Initially, the solution revealed a message that ended with “FORTY FOUR SECONDS WEST ID BY ROWS.” On April 19, 2006, Sanborn contacted an online community dedicated to the Kryptos puzzle to inform them that the publicized solution to the passage was incorrect. He admitted to making an error in the sculpture by omitting an “X” used to separate sentences. Consequently, the final words of the passage should be “FOUR SECONDS WEST X LAYER TWO.”
The given coordinates, 38°57′6.5″N 77°8′44″W, are for a point that is approximately 174 feet (53 meters) southeast of the sculpture.
SLOWLY DESPARATLY SLOWLY THE REMAINS OF PASSAGE DEBRIS THAT ENCUMBERED THE LOWER PART OF THE DOORWAY WAS REMOVED WITH TREMBLING HANDS I MADE A TINY BREACH IN THE UPPER LEFT HAND CORNER AND THEN WIDENING THE HOLE A LITTLE I INSERTED THE CANDLE AND PEERED IN THE HOT AIR ESCAPING FROM THE CHAMBER CAUSED THE FLAME TO FLICKER BUT PRESENTLY DETAILS OF THE ROOM WITHIN EMERGED FROM THE MIST X CAN YOU SEE ANYTHING Q ?
Passage 4 — Still Unsolved
Over 20 years have passed since the first three passages were decoded, yet the final one continues to elude the best of brains. The final message, in coded form, is:
At the time Sanborn addressed the error in Passage 2, he also confirmed that the answers to the first three passages contain clues to the solution of the fourth. He has given a few clues since that time to help crack the code. In November 2010, Sanborn released a clue, publicly stating that “NYPVTT”, the 64th–69th letters in passage four, become “BERLIN” after decryption.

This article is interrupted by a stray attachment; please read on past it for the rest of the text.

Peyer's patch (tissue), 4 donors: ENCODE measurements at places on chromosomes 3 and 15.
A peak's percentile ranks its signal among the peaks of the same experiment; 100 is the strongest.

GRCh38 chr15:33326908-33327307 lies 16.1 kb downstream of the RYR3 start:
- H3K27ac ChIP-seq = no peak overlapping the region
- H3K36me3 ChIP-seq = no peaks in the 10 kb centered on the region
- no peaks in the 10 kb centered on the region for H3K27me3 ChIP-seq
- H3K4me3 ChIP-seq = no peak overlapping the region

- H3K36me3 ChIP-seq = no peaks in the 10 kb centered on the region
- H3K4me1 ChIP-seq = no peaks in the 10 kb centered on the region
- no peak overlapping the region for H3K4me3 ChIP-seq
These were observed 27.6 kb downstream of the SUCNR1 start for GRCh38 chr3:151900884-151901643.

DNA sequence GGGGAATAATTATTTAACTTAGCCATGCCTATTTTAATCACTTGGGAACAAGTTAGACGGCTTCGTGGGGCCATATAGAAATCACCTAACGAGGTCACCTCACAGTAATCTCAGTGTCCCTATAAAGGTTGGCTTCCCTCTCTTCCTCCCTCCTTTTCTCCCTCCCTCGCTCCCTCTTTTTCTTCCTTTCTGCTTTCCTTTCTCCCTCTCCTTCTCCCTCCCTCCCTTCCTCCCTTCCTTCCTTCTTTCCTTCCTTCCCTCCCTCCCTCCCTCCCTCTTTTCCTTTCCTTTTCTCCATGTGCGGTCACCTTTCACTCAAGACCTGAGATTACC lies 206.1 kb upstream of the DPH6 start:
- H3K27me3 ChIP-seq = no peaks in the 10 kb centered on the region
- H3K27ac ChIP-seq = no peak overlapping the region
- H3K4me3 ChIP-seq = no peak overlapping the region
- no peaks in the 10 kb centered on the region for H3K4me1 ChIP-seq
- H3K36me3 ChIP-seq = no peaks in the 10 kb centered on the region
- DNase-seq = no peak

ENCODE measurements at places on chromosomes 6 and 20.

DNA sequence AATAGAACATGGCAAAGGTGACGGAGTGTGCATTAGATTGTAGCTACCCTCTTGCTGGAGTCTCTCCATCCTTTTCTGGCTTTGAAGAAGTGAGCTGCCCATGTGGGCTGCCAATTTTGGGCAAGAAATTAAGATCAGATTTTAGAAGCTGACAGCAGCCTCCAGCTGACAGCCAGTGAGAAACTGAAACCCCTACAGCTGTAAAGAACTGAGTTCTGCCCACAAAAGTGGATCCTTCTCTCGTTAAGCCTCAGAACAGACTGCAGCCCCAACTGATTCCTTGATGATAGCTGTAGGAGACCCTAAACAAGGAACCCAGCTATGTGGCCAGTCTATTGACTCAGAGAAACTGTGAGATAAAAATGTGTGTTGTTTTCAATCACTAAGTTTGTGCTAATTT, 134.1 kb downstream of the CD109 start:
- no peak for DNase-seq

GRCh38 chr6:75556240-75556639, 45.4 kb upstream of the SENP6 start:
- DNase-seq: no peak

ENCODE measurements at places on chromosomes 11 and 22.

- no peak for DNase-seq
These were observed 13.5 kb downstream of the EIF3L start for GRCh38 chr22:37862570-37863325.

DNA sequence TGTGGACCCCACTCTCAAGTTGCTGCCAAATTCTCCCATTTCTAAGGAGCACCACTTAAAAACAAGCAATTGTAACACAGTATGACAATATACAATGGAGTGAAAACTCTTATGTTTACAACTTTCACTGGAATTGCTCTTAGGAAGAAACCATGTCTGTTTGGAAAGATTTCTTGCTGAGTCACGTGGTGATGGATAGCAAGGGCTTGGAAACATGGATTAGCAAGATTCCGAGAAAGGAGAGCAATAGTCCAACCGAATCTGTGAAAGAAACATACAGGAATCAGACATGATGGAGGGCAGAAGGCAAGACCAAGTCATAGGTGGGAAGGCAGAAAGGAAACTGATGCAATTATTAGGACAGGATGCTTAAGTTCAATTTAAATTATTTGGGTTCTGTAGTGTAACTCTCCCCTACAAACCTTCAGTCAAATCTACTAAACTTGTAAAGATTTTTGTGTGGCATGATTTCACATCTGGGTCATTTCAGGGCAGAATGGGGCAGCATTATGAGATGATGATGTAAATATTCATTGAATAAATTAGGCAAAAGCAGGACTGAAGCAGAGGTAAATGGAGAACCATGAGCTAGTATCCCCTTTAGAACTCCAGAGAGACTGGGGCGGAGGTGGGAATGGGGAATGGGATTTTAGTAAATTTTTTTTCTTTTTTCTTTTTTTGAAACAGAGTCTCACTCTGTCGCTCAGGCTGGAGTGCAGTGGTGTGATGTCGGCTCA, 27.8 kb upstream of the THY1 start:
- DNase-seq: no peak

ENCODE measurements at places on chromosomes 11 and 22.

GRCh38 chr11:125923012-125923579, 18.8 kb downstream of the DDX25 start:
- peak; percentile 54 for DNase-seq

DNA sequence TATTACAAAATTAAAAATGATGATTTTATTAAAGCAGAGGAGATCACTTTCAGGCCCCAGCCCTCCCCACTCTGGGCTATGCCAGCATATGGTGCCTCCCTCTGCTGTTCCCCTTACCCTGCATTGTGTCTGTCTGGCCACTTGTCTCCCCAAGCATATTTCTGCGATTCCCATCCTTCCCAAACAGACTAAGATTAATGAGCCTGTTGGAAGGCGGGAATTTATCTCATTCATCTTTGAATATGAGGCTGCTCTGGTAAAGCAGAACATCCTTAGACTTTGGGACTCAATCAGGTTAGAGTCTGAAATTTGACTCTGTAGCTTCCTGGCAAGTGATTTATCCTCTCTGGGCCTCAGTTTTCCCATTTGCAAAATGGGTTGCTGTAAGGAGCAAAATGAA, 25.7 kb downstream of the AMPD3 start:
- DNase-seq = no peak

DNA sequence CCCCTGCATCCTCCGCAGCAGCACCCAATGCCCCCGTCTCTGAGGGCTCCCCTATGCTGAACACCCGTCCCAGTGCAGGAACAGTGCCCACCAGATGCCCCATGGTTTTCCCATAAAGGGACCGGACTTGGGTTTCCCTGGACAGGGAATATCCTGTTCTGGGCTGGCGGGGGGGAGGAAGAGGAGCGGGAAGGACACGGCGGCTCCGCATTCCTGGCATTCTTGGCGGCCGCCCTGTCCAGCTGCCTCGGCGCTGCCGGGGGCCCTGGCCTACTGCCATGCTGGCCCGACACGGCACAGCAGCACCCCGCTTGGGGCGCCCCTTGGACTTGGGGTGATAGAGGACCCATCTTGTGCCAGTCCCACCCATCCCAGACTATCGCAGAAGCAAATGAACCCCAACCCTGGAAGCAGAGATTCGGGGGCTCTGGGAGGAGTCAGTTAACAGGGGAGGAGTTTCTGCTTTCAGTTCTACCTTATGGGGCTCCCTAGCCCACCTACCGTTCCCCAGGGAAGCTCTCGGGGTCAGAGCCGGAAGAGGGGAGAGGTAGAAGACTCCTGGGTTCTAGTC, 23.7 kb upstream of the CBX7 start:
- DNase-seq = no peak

Four years later, the artist indicated that “MZFPK” become “CLOCK” after decryption. This clue tells us that the encryption system is superior to the German Enigma machine that baffled cryptologists during World War II. Unlike Enigma, the Kryptos code allows a letter to encrypt to itself. In this case, the “K” of “MZFPK” becomes a “K” in “CLOCK.” Sanborn further stated that in order to solve passage 4, “You’d better delve into that particular clock,” but added, “There are several really interesting clocks in Berlin.” This has caused speculation that the clock in question is the Berlin Clock, the Alexanderplatz World Clock, or the Clock of Flowing Time.
In an article published on January 29, 2020, by the New York Times, Sanborn gave another clue: at positions 26-34, “QQPRNGKSS” is “NORTHEAST.” He also said that will be the final clue.
If you think you have solved the final clue, you can verify that with Sanborn himself. He has an email-based process where, for a fee of $50, you may submit a potential solution. He receives regular inquiries, so far none of them successful. The artist has a plan in place to make sure the solution remains accessible, even if it is not solved before his death. He is 74 years old as of this writing.
Kryptos has sparked an international community of cryptologists, both professional and amateur, who confer regularly in an effort to break the code. Countless websites chronicle these efforts. If you are interested in diving deeper, you may wish to start with the CIA’s Kryptos page and Elonka.com, which has an encyclopedic collection of information about the sculpture and its mysteries.